• Employees stay stuck in jobs because the clear bell of apathy and stagnation is drowned out by a cacophony of fears and doubts ranging from social isolation to financial ruin. The reality is that you don’t need much money to be happy, you need to feel a sense of control and accomplishment (neither of which most jobs provide).

It’s the mirror image of the problem that concrete thinkers face. They can’t tell the difference between a billion and a trillion because they are both “a lot”. You can’t tell the difference between possible and probable because they are both “possible”.

The reality is that a trillion is three orders of magnitude more than a billion, and that a probability approaching 0 (~0) is not the same as a probability approaching 1 (~1), even though they are both hypothetically “possible.”

You will never figure “everything” out. You will never be able to make everything perfect before you start. Just make a decision and run with it. Figure it out as you go along.

Getting Real

You will never live the life you want by wandering aimlessly through hypothetical scenarios. I’ve tried it, it doesn’t work [Note: there used to be a link here to a Ken Sharpe article about how I was “laid off,” read: fired. It’s long dead now]. I’ve also tried just doing something. That worked.

I implore you: find a quiet place in your mind, identify your desires free of caveats, and make a plan to move toward those desires. Don’t try to plan for all eventualities. That will just prevent action.

Instead, think about what will probably occur as you move, plan for that, and start moving.


(Thanks to Hani Amir for the title photo.)

Responses

  1. Brandon Wiegand ()

    Awesome post- I am guilty of being the abstract thinker stuck in the labyrinth… I can’t remember exactly where I read it, but the principle stuck with me… It basically said:

    When starting a journey, you don’t pick the single absolute point on the horizon and starting walking towards it. You set off in the general direction and adjust as needed. Many people search for their passion as if it is a point on the horizon, when in reality, they should just find the direction that suits them and start moving towards it. (Reply)

    • Pete ()

      That’s a great principle.

      If you’re a geeky type, you might think of it like an AI search algorithm. Normally it starts by trying things at random until it finds a point that seems to fit the criteria. Then it starts moving around that point to find a better neighbor. In the same light, you should just start doing stuff until you feel traction, then tinker. Trying to start on or move linearly to that optimal point is impossible. (Reply)

  2. Laura C ()

    “You will never figure “everything” out. You will never be able to make everything perfect before you start. Just make a decision and run with it. Figure it out as you go along.”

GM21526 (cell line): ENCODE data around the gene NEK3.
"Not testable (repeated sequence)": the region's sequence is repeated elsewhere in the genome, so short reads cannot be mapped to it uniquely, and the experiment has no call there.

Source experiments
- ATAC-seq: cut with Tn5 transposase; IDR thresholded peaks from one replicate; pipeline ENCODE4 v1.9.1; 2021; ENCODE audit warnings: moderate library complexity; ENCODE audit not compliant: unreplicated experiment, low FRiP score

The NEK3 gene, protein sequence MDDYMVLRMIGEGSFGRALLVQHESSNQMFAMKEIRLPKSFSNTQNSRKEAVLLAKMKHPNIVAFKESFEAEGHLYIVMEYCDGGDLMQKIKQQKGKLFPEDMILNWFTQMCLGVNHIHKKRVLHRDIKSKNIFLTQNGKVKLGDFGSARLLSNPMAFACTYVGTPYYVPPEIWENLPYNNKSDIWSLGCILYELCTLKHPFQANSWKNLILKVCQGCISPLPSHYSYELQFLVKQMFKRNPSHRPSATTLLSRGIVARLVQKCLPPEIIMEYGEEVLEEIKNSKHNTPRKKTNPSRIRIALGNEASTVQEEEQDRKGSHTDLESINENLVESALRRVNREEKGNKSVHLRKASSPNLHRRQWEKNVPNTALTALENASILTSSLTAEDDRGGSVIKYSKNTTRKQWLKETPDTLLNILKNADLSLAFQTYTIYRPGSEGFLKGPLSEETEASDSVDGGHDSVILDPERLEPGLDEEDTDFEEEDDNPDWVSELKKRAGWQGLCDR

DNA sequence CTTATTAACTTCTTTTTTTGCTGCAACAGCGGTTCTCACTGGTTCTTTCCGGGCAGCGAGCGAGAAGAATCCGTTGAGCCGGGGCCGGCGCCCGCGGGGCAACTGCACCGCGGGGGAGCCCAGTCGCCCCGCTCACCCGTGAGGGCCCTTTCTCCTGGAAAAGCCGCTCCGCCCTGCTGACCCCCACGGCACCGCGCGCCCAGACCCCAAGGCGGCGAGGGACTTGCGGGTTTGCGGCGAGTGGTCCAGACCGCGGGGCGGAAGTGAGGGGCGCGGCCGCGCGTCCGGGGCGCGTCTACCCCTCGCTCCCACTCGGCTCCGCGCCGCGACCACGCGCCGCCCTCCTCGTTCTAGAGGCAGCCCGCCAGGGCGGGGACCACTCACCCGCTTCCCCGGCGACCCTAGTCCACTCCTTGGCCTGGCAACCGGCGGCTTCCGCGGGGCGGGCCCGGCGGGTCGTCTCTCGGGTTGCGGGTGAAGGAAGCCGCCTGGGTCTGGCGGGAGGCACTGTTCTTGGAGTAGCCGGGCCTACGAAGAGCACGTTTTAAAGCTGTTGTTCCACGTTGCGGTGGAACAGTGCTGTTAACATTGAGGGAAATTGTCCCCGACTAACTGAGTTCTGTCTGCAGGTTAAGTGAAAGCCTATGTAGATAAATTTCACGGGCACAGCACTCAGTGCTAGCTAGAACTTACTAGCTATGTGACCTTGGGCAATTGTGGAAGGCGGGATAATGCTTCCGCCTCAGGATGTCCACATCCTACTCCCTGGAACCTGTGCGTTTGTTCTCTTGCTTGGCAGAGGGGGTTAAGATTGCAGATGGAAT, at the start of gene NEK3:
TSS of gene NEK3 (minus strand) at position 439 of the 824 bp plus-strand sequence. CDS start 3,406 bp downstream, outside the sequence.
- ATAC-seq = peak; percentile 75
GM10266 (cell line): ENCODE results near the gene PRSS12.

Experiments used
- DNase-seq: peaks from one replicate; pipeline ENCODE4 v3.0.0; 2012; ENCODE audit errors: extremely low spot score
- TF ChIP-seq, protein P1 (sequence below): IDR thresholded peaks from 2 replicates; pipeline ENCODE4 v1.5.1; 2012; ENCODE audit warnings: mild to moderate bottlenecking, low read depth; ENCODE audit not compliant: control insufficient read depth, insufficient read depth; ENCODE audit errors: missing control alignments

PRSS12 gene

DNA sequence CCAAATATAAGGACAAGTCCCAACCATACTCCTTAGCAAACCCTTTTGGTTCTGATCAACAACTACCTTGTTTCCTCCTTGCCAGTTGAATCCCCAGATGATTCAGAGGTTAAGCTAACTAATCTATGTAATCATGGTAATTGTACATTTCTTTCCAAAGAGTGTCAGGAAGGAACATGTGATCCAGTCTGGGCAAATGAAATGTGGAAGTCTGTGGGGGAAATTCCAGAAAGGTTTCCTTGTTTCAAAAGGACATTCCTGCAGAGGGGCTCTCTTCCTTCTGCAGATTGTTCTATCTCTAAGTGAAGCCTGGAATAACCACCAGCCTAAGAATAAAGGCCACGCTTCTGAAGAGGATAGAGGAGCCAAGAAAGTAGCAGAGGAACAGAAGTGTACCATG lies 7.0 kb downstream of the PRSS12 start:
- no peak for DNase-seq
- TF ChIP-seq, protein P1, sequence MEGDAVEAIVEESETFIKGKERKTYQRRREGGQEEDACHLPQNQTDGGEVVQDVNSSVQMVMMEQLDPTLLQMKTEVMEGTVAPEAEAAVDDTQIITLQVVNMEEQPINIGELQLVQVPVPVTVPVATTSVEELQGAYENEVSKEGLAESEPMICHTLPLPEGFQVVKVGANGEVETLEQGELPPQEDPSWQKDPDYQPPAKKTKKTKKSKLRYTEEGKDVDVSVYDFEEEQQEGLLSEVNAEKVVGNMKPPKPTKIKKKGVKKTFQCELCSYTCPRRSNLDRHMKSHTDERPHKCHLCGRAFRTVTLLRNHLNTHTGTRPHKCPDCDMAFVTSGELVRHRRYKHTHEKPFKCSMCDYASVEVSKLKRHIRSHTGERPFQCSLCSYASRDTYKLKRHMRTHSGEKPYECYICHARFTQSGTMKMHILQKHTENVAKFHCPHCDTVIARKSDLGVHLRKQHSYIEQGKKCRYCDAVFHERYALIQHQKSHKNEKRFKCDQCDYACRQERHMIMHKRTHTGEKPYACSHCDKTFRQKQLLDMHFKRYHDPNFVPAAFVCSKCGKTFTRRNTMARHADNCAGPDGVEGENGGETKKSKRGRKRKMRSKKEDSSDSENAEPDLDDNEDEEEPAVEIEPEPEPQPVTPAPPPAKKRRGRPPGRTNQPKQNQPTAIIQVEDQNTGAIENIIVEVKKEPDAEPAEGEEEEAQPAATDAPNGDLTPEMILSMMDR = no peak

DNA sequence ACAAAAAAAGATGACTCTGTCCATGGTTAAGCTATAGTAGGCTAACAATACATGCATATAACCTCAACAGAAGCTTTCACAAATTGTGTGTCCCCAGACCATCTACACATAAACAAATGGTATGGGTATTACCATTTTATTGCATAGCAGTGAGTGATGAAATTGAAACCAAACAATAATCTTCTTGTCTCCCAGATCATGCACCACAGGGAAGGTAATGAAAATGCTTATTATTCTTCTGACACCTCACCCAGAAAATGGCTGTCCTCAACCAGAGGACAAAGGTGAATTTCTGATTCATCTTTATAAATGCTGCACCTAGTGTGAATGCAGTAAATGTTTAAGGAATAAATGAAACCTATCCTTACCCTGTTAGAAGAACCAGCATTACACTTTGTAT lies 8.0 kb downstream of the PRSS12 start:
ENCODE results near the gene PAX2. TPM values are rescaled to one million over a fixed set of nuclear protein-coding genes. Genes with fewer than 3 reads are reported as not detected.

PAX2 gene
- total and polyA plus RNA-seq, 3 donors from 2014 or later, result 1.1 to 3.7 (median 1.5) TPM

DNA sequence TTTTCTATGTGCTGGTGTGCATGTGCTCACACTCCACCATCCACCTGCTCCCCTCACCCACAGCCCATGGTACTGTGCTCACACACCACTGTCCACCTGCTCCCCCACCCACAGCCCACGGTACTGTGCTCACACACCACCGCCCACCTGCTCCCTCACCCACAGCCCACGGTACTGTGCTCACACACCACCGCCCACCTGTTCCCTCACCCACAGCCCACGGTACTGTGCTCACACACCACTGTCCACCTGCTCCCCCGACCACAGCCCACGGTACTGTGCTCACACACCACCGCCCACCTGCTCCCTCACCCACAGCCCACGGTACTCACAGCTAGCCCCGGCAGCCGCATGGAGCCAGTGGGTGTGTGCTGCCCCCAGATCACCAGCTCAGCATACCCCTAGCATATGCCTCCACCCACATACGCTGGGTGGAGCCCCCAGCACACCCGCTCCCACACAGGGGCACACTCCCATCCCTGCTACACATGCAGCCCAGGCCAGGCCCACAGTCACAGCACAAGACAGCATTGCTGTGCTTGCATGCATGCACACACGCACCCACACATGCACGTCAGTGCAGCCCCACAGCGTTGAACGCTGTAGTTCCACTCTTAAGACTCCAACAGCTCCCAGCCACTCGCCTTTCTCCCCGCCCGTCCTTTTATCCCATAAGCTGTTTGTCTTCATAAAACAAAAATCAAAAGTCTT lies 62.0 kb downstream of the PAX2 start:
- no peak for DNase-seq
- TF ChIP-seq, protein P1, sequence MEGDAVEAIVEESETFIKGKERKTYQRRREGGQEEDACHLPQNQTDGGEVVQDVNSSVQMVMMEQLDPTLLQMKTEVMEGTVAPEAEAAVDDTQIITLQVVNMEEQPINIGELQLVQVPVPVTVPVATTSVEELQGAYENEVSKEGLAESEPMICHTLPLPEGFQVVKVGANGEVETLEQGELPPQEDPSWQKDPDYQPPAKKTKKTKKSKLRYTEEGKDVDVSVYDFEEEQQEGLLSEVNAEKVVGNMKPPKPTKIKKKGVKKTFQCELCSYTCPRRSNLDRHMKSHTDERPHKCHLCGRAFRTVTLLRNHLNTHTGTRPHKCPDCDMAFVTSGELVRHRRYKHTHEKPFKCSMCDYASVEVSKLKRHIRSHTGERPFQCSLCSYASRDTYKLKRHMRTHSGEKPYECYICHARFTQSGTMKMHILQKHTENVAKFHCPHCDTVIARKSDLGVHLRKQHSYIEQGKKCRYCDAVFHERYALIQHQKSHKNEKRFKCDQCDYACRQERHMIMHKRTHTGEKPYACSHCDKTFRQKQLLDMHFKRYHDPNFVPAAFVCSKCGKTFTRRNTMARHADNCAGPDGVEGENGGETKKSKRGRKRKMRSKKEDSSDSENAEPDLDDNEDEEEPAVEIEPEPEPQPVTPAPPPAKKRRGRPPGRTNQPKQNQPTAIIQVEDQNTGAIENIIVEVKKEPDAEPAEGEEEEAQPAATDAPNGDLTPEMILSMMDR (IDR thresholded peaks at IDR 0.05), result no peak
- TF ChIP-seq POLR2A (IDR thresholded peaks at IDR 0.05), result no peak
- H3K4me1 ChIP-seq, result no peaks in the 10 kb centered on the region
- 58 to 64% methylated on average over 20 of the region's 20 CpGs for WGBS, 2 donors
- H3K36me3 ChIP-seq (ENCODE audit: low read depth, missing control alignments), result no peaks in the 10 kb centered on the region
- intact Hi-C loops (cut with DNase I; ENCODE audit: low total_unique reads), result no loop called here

This is exACTly what my husband has been saying to me this week about starting a new website. Do you think maybe he’s on to something? ;)
    .-= Laura C´s last blog ..Two Simple Ways To Become a Freelance Editor =-. (Reply)

  3. Florian ()

    How do I draw the line between reasonable caution and abstractly thinking about too many possible risk scenarios? Say you had two kids and wanted to start a business? (Reply)

    • Pete ()

      I wish there was a hard and fast rule I could give you. Ask yourself:

      What will happen if you succeed?

      What is the upside to taking on the effort and risk you’re thinking of? What is your actual goal?

      What will happen if you fail?

      Death? Embarrassment? Nothing much? The higher the stakes, the more cautious you should be. Many times people assume the stakes are higher than they are. Losing your house probably isn’t a big deal, ruining your credit isn’t the end of the world, but being homeless and destitute might be if you have kids.

      What are the risks?

      Enumerate the risks. Make a list of all the things that could go wrong with your plan. How likely are they to affect you? How much control over them do you have?

      So, a dumb example might be skydiving. Your life is at stake if you “fail”. The basic risk is that the parachute fails. What is the chance of your parachute failing versus the risks involved with other activities? I think a good baseline is the safty of riding in a car.

      Skydiving carries an approximate 1:82,000 chance of death per year. In cars, it’s 1:40,000 per year. So you have twice the risk of dying in a car accident.

      Starting a business carries risks also. What the risks are depends on the business. How dire the consequences are depends on the person. (Reply)

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    • Pete ()

      Sorry Julie, Ken Sharpe went offline about 2 years ago, the link is long gone, but I left a note. You would’ve read the story about how and why I was forced out of my previous role. (Reply)

  7. Joey Giraud ()

    Probably related to the finding that depressed people do a much better job of predicting the future, but don’t accomplish nearly as much as the unrealistic optimist. (Reply)

  8. Joey Giraud ()

    Or as my friend used to say: “any job worth doing is worth doing poorly.” (Reply)